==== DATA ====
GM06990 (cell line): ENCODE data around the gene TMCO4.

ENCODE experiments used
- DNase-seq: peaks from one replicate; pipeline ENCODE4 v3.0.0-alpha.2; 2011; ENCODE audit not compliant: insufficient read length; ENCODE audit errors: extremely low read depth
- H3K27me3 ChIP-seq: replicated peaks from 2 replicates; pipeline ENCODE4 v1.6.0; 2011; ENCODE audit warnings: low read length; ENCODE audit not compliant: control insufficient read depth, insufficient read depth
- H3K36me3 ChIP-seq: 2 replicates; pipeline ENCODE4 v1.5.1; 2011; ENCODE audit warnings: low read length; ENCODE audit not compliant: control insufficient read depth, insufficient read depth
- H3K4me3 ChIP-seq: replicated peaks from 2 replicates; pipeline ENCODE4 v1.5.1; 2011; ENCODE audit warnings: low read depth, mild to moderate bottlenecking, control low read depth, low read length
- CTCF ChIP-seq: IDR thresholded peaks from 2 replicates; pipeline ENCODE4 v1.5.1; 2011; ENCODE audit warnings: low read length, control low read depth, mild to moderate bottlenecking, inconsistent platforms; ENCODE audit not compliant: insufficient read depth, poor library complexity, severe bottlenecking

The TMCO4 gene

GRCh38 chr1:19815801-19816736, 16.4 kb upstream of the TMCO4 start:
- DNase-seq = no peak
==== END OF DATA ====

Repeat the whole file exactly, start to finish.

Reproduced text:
GM06990 (cell line): ENCODE data around the gene TMCO4.

ENCODE experiments used
- DNase-seq: peaks from one replicate; pipeline ENCODE4 v3.0.0-alpha.2; 2011; ENCODE audit not compliant: insufficient read length; ENCODE audit errors: extremely low read depth
- H3K27me3 ChIP-seq: replicated peaks from 2 replicates; pipeline ENCODE4 v1.6.0; 2011; ENCODE audit warnings: low read length; ENCODE audit not compliant: control insufficient read depth, insufficient read depth
- H3K36me3 ChIP-seq: 2 replicates; pipeline ENCODE4 v1.5.1; 2011; ENCODE audit warnings: low read length; ENCODE audit not compliant: control insufficient read depth, insufficient read depth
- H3K4me3 ChIP-seq: replicated peaks from 2 replicates; pipeline ENCODE4 v1.5.1; 2011; ENCODE audit warnings: low read depth, mild to moderate bottlenecking, control low read depth, low read length
- CTCF ChIP-seq: IDR thresholded peaks from 2 replicates; pipeline ENCODE4 v1.5.1; 2011; ENCODE audit warnings: low read length, control low read depth, mild to moderate bottlenecking, inconsistent platforms; ENCODE audit not compliant: insufficient read depth, poor library complexity, severe bottlenecking

The TMCO4 gene

GRCh38 chr1:19815801-19816736, 16.4 kb upstream of the TMCO4 start:
- DNase-seq = no peak